Most definitely. Travel is the hardest part of pro wrestling for the big guys. We spend so much time in little tiny cars for four and five hours, and then on little buses for five and six hours, or on a plane.
I came over here to Australia on the plane for 16 and a half hours. It’s very difficult when you are a man of my stature, but you have to tough it out, that’s the thing about our [pro wrestling] business. I’ve been very blessed to be able to have a career for 25 years.
WWE is back in Melbourne on October 23. You wrestled a huge match there back in 2002 teaming with Randy Orton to face D-Von Dudley and Batista. There was a massive crowd, more than 56,000 watching live. Do you have any memories of that night?
I do. I remember that the crowd was so unbelievably loud and I enjoyed it. Randy was a new wrestler at the time, and I was trying to help him get acclimated to what it was like being in front of a huge crowd like that.
You may be retired, but you are still very much part of the WWE family, serving as an ambassador and working with the crew. Do younger talent approach you for advice?
I work with our talent development. I want to be a part of having my fingerprints on the future of pro wrestling. I’m able to talk to all the younger wrestlers now and give them the life lessons and the travel lessons that I’ve learned. And so far, so good.
I’ve not had one person reject what I am trying to teach. That speaks volumes for who we pick as talents. I think the important thing is to tell wrestlers to enjoy the [WWE] journey, and that it is important for the fans to have a connection with the talent.
You’ve worked really hard to show that wrestlers are among some of the greatest athletes in the world. With SmackDown reaching brand new audiences on Friday nights, what can some of the critics of pro wrestling learn that they might have missed?
Kurt Angle was an Olympic Champion. I was the best lifter that was ever born. People like Shelton Benjamin and Brock Lesnar don’t come along very often. Brock Lesnar has been a world champion in pro wrestling and MMA. [They’re the] best in the world.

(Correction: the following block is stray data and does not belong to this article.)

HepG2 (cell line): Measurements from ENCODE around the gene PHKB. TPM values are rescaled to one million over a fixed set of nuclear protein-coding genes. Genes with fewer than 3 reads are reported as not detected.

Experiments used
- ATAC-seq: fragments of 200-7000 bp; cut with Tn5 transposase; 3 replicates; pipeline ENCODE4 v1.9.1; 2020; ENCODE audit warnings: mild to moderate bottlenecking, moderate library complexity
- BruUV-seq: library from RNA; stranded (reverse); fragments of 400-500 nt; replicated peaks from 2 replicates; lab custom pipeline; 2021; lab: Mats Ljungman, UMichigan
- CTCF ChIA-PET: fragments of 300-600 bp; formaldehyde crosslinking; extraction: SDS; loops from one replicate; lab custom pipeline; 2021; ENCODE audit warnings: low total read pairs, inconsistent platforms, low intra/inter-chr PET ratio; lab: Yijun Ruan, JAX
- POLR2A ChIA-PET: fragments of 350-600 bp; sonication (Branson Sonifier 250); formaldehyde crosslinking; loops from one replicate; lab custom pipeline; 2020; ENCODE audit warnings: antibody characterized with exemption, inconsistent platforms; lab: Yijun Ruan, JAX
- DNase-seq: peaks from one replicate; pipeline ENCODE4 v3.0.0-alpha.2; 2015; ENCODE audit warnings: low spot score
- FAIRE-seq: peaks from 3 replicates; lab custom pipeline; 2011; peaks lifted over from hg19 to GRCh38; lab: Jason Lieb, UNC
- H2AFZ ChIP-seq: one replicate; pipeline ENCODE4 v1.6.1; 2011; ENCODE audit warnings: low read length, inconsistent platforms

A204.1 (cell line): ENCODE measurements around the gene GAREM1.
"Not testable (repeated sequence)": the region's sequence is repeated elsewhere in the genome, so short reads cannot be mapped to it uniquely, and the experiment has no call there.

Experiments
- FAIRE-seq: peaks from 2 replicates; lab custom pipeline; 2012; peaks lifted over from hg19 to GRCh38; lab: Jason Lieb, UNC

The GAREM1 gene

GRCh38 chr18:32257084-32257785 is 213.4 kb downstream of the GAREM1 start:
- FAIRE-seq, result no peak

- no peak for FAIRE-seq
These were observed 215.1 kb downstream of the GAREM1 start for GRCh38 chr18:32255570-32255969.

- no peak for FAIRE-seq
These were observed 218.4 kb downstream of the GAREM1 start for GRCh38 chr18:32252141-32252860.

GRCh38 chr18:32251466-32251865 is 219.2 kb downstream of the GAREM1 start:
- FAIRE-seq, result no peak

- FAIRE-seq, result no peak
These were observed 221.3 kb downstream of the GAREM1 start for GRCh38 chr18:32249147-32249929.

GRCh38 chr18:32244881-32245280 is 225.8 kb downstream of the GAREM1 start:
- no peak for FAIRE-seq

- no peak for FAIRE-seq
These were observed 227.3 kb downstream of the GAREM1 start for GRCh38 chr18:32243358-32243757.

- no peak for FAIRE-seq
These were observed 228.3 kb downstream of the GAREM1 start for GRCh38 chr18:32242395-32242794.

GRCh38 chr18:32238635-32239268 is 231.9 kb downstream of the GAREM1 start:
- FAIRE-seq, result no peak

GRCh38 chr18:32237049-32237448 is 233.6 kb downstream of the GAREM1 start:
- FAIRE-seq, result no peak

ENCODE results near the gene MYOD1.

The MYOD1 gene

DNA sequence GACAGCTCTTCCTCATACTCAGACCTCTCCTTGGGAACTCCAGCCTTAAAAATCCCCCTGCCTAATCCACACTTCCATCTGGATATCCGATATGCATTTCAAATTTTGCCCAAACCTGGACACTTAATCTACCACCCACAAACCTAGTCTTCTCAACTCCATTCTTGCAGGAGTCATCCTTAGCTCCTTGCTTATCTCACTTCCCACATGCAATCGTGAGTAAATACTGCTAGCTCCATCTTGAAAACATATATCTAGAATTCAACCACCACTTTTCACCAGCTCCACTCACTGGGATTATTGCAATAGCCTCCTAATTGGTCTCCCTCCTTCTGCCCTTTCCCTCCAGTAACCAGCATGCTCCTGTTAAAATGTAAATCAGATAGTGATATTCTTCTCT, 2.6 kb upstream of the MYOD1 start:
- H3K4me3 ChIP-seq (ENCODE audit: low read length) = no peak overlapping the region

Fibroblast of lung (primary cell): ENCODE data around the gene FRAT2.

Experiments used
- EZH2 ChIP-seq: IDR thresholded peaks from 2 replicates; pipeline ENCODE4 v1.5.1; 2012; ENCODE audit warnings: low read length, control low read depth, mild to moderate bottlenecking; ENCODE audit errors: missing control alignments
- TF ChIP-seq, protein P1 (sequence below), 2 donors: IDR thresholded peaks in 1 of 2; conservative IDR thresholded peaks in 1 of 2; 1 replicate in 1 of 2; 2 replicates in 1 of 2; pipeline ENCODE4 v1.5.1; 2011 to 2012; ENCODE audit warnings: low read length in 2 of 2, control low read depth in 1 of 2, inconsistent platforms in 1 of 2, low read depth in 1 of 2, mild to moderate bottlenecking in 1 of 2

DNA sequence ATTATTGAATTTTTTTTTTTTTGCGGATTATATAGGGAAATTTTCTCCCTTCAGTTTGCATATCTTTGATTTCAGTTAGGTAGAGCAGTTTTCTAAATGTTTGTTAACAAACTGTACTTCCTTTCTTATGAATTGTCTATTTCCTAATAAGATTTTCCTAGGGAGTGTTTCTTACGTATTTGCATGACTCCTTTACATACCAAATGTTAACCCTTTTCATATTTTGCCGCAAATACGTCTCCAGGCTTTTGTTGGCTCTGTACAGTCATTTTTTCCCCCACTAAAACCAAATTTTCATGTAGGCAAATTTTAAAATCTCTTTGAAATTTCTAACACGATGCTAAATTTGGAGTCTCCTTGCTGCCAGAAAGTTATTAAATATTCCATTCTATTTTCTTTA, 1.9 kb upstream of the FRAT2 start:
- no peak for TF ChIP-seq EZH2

Randy Orton is an unbelievable athlete. Kofi Kingston is a really, really athletic guy with incredible balance. Those guys have so much to give, and they have given so much, for people not to know, or look up, or read what they are talking about, or just going by what they’ve heard from somebody else.
If those people live under a rock, and don’t know that pro wrestling is sports entertainment, and they feel like they are “breaking news” when they say that pro wrestling is not up to par, I haven’t got time for those people. I love the fans, the people that love our business who introduce you to their sons, and to their daughters. They want to share how much joy they get [from WWE], those are the people that I want to be around.
In regard to SmackDown, you have been involved in so many great moments on the show. You must be so proud of how well the show is doing 20 years on.
I’m very proud. I remember the first SmackDown show. It’s such an honorable feeling to have SmackDown go to Fox. The biggest sports network is going to see wrestling in that same platform, I’m very happy.
WWE tours Australia from October 21-23, and SmackDown airs live on Fox every Friday night (check your local and international listings). For information on WWE Network, and to get your first month FREE, visit WWE.com.